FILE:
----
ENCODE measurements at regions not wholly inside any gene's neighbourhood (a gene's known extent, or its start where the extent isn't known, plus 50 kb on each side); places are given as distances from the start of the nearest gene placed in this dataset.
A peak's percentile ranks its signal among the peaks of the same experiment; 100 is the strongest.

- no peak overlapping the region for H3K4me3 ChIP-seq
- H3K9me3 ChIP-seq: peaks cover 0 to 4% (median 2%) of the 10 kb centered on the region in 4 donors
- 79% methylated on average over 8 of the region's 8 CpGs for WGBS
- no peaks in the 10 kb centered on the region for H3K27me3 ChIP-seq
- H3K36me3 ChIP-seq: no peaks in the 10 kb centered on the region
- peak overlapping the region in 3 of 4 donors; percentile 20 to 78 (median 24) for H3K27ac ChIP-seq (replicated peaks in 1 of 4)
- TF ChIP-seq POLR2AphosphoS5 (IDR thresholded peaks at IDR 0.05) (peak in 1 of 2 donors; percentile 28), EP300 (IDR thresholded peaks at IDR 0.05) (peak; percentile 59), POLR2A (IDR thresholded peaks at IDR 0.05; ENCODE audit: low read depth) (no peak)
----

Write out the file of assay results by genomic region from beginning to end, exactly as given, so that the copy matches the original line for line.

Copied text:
ENCODE measurements at regions not wholly inside any gene's neighbourhood (a gene's known extent, or its start where the extent isn't known, plus 50 kb on each side); places are given as distances from the start of the nearest gene placed in this dataset.
A peak's percentile ranks its signal among the peaks of the same experiment; 100 is the strongest.

- no peak overlapping the region for H3K4me3 ChIP-seq
- H3K9me3 ChIP-seq: peaks cover 0 to 4% (median 2%) of the 10 kb centered on the region in 4 donors
- 79% methylated on average over 8 of the region's 8 CpGs for WGBS
- no peaks in the 10 kb centered on the region for H3K27me3 ChIP-seq
- H3K36me3 ChIP-seq: no peaks in the 10 kb centered on the region
- peak overlapping the region in 3 of 4 donors; percentile 20 to 78 (median 24) for H3K27ac ChIP-seq (replicated peaks in 1 of 4)
- TF ChIP-seq POLR2AphosphoS5 (IDR thresholded peaks at IDR 0.05) (peak in 1 of 2 donors; percentile 28), EP300 (IDR thresholded peaks at IDR 0.05) (peak; percentile 59), POLR2A (IDR thresholded peaks at IDR 0.05; ENCODE audit: low read depth) (no peak)